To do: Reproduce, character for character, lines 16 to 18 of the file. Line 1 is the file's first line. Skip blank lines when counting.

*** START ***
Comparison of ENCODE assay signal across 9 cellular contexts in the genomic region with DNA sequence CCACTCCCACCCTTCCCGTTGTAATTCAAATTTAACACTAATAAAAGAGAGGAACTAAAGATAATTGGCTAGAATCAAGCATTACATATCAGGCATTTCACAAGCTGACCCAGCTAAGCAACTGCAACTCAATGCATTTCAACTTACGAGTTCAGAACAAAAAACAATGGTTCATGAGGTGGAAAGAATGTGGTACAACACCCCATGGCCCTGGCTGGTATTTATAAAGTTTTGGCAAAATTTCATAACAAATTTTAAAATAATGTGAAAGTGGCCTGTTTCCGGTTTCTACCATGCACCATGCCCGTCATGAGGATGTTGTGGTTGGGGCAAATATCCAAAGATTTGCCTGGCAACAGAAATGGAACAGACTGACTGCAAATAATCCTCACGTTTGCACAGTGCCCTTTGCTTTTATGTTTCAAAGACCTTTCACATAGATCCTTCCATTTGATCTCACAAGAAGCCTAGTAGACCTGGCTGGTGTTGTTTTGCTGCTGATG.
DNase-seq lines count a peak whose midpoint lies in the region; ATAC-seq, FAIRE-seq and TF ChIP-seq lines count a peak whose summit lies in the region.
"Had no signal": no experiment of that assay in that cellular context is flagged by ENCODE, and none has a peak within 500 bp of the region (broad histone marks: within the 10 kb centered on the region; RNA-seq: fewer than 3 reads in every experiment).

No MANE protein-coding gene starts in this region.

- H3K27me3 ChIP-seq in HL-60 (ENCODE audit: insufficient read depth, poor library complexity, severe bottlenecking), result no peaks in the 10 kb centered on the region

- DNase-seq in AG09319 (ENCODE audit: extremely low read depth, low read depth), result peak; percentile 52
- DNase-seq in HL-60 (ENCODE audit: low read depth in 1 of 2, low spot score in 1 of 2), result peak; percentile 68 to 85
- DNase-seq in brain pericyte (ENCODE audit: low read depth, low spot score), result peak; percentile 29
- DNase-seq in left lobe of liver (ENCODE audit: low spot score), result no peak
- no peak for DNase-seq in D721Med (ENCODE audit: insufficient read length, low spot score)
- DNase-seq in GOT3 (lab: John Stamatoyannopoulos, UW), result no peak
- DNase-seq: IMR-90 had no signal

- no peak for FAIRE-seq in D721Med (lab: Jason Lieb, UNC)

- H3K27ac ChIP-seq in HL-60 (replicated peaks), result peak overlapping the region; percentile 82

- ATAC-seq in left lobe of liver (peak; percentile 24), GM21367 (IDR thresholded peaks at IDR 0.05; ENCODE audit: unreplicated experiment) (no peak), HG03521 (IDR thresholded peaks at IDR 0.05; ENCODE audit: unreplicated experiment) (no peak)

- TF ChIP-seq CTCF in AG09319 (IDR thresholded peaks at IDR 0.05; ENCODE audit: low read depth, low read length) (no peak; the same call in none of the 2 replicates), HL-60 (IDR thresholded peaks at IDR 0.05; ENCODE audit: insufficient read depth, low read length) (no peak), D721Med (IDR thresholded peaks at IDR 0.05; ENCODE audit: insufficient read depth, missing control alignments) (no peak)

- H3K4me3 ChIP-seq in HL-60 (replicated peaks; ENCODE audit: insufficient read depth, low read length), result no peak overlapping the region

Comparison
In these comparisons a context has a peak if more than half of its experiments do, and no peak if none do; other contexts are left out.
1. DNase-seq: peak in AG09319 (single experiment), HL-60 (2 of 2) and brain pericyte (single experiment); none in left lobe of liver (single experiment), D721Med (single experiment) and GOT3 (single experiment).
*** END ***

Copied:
- TF ChIP-seq CTCF in AG09319 (IDR thresholded peaks at IDR 0.05; ENCODE audit: low read depth, low read length) (no peak; the same call in none of the 2 replicates), HL-60 (IDR thresholded peaks at IDR 0.05; ENCODE audit: insufficient read depth, low read length) (no peak), D721Med (IDR thresholded peaks at IDR 0.05; ENCODE audit: insufficient read depth, missing control alignments) (no peak)

- H3K4me3 ChIP-seq in HL-60 (replicated peaks; ENCODE audit: insufficient read depth, low read length), result no peak overlapping the region

Comparison